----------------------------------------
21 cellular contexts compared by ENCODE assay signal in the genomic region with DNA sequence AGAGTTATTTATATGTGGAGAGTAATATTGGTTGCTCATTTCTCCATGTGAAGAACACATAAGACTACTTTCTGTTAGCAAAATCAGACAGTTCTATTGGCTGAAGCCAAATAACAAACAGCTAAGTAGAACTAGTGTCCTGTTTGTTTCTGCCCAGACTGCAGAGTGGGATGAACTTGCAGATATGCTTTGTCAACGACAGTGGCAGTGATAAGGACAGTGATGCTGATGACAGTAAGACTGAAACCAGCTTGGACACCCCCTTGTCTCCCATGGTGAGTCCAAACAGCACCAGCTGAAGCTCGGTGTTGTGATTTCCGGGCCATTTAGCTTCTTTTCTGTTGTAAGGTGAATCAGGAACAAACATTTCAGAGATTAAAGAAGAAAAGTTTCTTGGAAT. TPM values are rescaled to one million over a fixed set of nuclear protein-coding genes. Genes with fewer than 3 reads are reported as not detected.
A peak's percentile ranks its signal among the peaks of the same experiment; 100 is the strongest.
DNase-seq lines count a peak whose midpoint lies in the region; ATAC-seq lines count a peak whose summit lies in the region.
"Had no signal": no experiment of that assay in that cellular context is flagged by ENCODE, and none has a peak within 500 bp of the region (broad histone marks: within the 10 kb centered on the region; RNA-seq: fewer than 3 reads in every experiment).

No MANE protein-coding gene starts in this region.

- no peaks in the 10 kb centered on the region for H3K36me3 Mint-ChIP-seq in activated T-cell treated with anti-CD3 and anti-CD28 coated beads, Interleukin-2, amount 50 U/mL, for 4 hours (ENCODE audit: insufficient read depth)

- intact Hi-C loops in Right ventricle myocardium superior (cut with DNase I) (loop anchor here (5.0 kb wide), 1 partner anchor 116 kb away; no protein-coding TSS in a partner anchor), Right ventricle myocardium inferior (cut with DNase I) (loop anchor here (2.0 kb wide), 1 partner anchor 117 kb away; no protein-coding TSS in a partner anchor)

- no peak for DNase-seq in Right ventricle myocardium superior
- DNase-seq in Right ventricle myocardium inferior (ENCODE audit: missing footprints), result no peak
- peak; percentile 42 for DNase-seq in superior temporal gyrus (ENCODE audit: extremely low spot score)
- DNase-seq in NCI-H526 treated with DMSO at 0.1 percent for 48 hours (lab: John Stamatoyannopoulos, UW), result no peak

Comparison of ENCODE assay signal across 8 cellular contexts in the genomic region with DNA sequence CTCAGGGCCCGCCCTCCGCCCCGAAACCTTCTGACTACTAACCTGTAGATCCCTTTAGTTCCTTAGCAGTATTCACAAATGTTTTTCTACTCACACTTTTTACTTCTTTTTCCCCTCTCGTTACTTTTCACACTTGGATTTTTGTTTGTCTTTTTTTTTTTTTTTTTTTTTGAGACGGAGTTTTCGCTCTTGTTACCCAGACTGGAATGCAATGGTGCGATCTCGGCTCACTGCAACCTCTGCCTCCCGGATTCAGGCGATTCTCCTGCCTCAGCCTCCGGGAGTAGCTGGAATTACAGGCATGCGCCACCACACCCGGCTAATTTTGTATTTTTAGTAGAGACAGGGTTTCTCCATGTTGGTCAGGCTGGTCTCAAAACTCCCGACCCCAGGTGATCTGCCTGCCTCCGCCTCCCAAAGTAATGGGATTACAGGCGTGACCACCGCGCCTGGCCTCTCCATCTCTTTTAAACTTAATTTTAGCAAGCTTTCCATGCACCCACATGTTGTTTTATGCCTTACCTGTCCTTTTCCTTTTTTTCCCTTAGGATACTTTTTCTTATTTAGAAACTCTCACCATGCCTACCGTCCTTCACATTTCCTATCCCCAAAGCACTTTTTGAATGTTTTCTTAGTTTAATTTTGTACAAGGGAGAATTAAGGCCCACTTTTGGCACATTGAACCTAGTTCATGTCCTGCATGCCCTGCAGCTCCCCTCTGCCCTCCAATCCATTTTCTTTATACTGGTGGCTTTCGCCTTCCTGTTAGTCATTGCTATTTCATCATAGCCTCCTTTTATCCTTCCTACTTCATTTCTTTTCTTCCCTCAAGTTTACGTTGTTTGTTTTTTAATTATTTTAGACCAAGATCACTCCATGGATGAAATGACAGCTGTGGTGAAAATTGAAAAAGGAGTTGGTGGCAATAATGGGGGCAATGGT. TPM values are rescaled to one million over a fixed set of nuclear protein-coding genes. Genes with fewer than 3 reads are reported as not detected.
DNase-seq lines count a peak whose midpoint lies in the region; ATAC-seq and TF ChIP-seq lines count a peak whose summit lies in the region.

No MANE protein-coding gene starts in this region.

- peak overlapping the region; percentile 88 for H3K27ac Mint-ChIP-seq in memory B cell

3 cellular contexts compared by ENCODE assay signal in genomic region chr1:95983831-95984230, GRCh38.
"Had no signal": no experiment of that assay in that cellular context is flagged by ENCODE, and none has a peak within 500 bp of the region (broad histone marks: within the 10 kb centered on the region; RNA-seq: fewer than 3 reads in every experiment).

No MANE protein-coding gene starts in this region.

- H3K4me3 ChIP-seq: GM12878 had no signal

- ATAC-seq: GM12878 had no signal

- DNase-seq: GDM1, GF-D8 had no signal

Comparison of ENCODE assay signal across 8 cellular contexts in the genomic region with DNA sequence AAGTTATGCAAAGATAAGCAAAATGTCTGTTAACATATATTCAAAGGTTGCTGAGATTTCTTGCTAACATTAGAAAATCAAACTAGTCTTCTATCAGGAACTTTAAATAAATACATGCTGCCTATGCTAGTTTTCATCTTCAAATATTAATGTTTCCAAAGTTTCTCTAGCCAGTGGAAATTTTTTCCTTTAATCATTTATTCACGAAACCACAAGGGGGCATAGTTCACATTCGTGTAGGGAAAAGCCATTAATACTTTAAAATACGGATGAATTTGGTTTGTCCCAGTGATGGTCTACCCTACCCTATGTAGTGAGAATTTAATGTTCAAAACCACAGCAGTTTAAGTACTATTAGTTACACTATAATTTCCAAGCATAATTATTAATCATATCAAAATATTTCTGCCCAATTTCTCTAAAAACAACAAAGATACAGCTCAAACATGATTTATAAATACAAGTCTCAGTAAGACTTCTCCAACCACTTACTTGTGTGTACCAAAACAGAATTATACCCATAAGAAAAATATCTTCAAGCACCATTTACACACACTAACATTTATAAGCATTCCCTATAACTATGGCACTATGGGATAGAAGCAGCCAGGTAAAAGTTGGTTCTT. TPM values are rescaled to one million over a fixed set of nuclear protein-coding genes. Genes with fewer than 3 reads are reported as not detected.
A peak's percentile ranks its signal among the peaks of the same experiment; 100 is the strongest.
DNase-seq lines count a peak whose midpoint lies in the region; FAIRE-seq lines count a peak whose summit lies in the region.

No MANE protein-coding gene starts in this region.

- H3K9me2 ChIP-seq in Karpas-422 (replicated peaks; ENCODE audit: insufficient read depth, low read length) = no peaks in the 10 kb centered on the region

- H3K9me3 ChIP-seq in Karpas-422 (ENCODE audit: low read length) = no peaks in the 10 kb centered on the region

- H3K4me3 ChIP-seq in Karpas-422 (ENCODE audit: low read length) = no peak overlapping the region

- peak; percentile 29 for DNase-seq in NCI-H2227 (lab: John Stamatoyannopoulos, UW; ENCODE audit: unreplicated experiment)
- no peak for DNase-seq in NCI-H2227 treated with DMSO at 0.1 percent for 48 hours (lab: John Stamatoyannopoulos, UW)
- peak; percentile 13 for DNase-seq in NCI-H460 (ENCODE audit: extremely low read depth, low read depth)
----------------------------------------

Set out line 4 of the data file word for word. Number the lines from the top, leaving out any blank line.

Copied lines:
"Had no signal": no experiment of that assay in that cellular context is flagged by ENCODE, and none has a peak within 500 bp of the region (broad histone marks: within the 10 kb centered on the region; RNA-seq: fewer than 3 reads in every experiment).